By Tom Pedulla-
Unbelievable. How else to describe the magical ride enjoyed by Irvington’s Amanda Berry, Claire Friedlander, Kaitlyn Krieger, Keira Nyarady, and Sophia Rosenblatt?
They were part of the Bulldogs’ first Class B New York State girls’ soccer championship. Then they landed another huge prize as members of the Patriots FC under-18 team, returning from Orlando with the United States Youth Soccer national championship.
“It’s a dream come true,” said Krieger. “I couldn’t have written it any better if I wanted to.”
Perhaps Mike Friendlander, who founded the team more than a decade ago, was the only person who truly believed Patriots FC could someday win it all. “Sometimes you set a high goal and it seems impossible to reach it,” he said. “But if you don’t stretch the bar, you never know.”
Some members of Patriots FC first came together when they were six or seven years old. Perhaps it was hard to believe in Friedlander’s dream then — but he never lost sight of it.
“He always believed in us that we would get to a national championship and not a lot of people believed in him that he could make it happen,” said Krieger, a left wing. “But he did.”
Growth was painful. There were times when it seemed as if Patriots FC would never attain great heights. “In seventh, eighth and ninth grade, we took our lumps,” Friendlander recalled. “But it made us stronger and more prepared for these big games and these big moments.”
Friedlander estimated that the girls played more than 200 games in the last five years, venturing to California, Florida, Maryland and Virginia, among other states, to hone their skills. “My philosophy was to play as many games as possible against the best teams possible,” he said.
In addition to Friedlander, Krieger credited Coach Phil Bannister with turning into reality what once seemed unthinkable. “He was so determined. He always believed we could win a national championship,” Krieger said of Bannister, associate head coach of the men’s soccer program at Fordham University.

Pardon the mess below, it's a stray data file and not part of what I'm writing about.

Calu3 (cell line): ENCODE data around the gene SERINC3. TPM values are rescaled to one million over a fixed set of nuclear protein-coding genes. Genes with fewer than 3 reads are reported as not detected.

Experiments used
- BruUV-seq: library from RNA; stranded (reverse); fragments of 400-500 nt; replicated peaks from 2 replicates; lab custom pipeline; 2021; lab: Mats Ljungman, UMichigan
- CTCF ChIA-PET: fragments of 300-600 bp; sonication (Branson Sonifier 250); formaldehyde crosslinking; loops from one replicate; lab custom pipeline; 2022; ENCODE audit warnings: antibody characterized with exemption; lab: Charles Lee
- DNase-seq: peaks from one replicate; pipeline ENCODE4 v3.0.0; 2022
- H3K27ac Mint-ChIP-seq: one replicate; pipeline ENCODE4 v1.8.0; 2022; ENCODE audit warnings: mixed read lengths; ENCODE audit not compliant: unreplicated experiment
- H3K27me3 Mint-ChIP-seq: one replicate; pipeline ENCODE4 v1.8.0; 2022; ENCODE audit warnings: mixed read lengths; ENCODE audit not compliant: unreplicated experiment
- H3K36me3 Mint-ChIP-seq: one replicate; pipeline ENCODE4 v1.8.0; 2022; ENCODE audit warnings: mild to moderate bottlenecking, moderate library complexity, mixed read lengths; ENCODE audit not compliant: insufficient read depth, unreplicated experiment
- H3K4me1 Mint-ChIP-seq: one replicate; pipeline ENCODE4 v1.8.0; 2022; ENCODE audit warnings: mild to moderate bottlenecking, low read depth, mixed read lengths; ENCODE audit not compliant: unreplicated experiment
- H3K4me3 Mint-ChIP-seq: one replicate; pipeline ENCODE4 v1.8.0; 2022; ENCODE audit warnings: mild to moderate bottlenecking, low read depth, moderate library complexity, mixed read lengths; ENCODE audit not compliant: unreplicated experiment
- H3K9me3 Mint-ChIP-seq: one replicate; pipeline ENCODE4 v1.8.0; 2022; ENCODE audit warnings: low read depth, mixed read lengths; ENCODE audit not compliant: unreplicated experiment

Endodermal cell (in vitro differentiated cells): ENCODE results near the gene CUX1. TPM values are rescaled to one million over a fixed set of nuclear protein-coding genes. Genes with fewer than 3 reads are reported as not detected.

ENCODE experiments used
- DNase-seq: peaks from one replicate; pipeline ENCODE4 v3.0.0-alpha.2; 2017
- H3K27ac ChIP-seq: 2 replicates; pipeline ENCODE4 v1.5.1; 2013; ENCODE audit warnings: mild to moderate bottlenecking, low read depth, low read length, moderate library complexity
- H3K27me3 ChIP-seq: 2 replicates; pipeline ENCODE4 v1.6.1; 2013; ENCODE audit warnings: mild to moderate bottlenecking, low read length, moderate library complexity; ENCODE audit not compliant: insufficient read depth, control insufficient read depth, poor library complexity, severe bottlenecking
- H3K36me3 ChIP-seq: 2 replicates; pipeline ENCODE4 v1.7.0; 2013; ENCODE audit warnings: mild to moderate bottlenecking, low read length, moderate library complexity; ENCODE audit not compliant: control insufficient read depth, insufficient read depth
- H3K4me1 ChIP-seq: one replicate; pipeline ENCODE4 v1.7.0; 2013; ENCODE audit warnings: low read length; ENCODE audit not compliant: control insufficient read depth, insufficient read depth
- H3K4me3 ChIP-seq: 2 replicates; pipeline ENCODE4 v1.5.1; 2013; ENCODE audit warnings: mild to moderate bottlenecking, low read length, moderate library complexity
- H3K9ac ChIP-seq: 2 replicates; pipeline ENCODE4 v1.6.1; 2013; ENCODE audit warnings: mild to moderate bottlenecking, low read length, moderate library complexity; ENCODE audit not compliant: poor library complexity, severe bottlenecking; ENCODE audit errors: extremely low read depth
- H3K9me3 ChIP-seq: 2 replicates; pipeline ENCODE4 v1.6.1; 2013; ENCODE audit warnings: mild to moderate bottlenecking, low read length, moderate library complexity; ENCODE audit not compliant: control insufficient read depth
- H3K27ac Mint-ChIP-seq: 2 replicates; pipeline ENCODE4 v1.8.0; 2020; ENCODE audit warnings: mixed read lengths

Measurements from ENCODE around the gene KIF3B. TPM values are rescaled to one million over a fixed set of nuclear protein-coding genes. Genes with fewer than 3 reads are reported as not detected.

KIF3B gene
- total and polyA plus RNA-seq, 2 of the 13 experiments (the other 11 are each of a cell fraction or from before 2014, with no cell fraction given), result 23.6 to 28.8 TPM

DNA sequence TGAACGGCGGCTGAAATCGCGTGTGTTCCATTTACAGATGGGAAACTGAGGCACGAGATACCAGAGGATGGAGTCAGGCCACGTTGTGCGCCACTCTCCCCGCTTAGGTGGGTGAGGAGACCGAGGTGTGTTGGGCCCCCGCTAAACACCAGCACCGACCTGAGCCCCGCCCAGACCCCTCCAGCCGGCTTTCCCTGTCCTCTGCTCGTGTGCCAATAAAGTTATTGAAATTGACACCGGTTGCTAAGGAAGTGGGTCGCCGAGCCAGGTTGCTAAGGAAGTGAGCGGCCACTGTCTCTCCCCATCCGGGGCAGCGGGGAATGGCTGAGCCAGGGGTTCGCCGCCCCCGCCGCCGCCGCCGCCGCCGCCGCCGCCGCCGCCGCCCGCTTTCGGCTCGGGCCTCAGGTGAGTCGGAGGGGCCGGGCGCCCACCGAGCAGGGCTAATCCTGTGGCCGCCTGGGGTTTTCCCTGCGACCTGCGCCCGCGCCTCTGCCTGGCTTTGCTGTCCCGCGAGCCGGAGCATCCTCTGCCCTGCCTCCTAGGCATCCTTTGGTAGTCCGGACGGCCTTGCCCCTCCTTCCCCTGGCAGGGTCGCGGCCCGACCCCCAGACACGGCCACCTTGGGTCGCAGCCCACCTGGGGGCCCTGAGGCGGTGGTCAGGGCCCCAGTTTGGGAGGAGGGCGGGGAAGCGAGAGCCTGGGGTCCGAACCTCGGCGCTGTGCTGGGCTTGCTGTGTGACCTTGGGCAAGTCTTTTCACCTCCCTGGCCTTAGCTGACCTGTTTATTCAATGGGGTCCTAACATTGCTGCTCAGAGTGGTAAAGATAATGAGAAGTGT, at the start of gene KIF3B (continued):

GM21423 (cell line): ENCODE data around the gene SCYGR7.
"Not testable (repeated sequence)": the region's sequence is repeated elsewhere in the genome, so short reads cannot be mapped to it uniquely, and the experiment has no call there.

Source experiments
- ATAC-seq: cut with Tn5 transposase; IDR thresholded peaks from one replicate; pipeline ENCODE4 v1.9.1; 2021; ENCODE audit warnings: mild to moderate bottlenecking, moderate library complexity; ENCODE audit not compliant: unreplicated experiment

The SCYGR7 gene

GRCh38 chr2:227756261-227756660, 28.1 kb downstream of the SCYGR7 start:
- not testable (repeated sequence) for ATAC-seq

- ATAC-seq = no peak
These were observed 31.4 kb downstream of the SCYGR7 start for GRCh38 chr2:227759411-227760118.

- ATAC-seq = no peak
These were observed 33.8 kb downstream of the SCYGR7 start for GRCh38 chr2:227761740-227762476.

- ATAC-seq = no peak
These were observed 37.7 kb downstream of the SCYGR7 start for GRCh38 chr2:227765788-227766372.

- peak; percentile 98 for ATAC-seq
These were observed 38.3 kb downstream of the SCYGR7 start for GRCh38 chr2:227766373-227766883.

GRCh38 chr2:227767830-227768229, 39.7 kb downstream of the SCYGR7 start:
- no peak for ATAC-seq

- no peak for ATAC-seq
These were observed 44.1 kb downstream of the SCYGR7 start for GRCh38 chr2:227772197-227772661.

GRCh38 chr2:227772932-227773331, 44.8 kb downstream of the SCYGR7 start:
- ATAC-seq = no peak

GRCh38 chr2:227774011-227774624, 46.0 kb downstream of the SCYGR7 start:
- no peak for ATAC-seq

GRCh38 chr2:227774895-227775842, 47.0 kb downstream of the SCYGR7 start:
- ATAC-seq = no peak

Patriots FC qualified for the national tournament in Orlando last summer but was unable to advance past the first round. It treated that as a learning experience and worked harder than before to compete in the blistering Orlando heat.
This time, the team was unstoppable in sweeping the five games it played and outscoring the opposition 13-1. Its tremendous run culminated in a 2-0 blanking of Middle Country, from Stony Brook, Long Island.
Krieger will never forget the title game. “We really came together that last game,” she said. “It showed all of the work we put in over the past years and the chemistry we have as a team.”
Patriots FC closed the season with a sterling 23-5 record. For many, this will be the final chapter of their remarkable story. Friedlander estimated that more than half of the team will be going on to college. He said he is “retiring” as president of the program and an assistant coach.
“It was the last time these girls are ever going to play together. It’s very emotional for the girls and the coaching staff and the parents because for seven or eight years we’ve been building up to this,” Friedlander said. “Our last game, our last memory, will always be a victorious one.”
Over time, the magnitude of what was accomplished will sink in. A state title followed by a national championship? Wow!
“I’m so excited,” Krieger said. “When I have kids one day, I’ll show them my medals and everything.”
And she will tell them that dreams can come true.
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